From the Rabbi's Study



By Rabbi Jenny Steinberg Kuvin, JD

Look up to the sky….

Is it a bird?…

Is it a plane?…

Is it superman?...

No. It’s the Torah.

Like a blooming flower, the festival of Shavuot comes into our lives to remind us to open to the sun and show our beauty to the world. It is a time when the temperature is perfect and for just a moment we can celebrate the greatest gift of all: The Torah. We have made it through the winter and can breathe easy again. As a community we have stood together, like the Israelites in the desert, through the COVID pandemic and now can emerge stronger and more committed to our faith and our Jewish family.


As we look up to the sky and feel the warmth of the sun on our faces, we can remember to be open to receive all the goodness that is trying to shine upon our lives. The tension of the counting of the Omer has ended and we can celebrate the growing of the wheat in our lives.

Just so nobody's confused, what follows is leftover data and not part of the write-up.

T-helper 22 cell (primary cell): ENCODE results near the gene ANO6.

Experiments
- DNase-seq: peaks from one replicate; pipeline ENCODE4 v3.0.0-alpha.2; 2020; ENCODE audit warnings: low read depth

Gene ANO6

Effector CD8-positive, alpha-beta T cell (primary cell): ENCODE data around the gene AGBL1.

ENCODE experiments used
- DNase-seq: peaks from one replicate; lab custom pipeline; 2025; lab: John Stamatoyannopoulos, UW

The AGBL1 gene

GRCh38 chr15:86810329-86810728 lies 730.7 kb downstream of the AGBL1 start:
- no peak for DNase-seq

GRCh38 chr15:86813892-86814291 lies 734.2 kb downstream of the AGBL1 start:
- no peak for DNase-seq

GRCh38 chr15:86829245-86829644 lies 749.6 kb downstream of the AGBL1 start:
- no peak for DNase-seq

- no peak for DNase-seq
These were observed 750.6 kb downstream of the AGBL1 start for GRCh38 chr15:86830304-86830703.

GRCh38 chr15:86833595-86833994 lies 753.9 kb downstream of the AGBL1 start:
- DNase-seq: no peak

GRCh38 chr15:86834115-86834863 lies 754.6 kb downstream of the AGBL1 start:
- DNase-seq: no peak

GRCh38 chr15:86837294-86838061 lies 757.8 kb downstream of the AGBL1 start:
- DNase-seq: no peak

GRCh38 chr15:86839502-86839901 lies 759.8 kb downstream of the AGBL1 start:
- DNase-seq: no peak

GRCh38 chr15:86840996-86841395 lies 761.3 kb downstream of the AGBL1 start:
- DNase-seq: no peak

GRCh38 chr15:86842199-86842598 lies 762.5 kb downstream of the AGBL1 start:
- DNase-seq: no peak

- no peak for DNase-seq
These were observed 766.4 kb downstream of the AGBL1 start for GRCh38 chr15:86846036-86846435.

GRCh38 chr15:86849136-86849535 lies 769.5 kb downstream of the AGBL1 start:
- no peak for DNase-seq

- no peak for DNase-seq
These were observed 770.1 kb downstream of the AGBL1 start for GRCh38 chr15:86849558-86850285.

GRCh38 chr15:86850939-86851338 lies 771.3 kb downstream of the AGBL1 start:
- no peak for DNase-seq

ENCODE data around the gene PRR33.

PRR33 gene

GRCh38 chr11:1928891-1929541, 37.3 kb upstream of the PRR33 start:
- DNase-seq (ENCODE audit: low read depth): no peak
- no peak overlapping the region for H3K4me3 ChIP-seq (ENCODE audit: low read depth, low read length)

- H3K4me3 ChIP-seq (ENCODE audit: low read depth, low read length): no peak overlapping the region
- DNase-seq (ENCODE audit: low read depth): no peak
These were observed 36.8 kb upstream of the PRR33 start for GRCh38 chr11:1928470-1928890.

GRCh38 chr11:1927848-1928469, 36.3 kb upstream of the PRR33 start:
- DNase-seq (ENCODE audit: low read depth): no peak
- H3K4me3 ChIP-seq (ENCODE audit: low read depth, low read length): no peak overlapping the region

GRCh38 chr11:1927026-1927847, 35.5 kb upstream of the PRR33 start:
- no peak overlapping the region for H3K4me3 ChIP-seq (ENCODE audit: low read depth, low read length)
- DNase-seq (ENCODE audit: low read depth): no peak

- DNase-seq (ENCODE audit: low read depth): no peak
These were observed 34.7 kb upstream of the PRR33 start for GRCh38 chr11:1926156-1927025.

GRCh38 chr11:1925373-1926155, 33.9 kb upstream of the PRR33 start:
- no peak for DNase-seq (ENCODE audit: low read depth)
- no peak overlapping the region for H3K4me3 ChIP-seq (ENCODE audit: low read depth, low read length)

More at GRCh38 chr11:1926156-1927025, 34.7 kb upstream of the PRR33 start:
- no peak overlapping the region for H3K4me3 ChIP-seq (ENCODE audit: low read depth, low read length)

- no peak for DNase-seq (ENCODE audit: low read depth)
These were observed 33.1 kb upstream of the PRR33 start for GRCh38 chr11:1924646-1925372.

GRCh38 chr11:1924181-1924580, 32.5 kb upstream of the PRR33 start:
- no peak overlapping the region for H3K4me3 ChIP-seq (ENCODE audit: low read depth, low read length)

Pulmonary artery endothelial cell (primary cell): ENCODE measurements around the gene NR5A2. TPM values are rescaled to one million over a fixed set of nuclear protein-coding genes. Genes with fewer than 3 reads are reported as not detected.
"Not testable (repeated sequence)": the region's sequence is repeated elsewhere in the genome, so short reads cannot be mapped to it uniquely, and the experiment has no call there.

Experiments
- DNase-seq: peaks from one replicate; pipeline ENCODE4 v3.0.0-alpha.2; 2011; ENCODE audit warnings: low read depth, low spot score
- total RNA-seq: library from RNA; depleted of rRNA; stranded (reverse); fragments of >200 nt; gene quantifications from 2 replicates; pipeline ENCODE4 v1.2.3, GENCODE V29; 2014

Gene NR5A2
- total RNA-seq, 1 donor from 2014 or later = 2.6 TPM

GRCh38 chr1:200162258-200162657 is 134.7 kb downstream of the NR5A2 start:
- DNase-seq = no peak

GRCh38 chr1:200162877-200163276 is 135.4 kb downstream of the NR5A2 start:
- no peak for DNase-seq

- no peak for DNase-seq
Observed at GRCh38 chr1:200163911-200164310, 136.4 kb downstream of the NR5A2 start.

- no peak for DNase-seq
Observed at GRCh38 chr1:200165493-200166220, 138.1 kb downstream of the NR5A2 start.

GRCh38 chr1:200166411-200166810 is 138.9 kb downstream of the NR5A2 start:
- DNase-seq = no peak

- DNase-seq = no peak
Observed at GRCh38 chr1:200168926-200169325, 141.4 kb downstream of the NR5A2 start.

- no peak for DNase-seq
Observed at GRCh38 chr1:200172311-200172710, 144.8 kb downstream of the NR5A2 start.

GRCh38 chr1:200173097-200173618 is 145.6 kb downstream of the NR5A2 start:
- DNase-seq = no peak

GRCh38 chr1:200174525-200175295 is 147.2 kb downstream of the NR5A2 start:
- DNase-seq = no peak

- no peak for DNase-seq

The marking of the seasons is one of the greatest gifts of the Jewish faith and the Torah. The Festivals that God has delineated in the words of the scroll, encourage us to remain connected to the natural world and remember our part in the web of life. We are constantly reminded through the Torah and its commandments to honor our place and honor all of life. When we step into this frame of mind we dance to the rhythm of Torah and the Heartbeat of the Earth.


In Celebration of Shavuot this year, I invite all of you to go outside and look up to the sky. Imagine the cloud that covered the Israelites, guiding and protecting them up to this moment. Imagine the rays of sunshine flowing through the clouds and the Torah in all its majesty floating down to us. Whether you believe it physically appeared or was inspired by God and written down does not matter. Both involve a deep connection and knowing between God and our ancestors. A knowing that confirms our connection with God as the Jewish people and a love that supersedes all love we could ever imagine. Look up to the sky. Let the love and light in! Chag Sameach!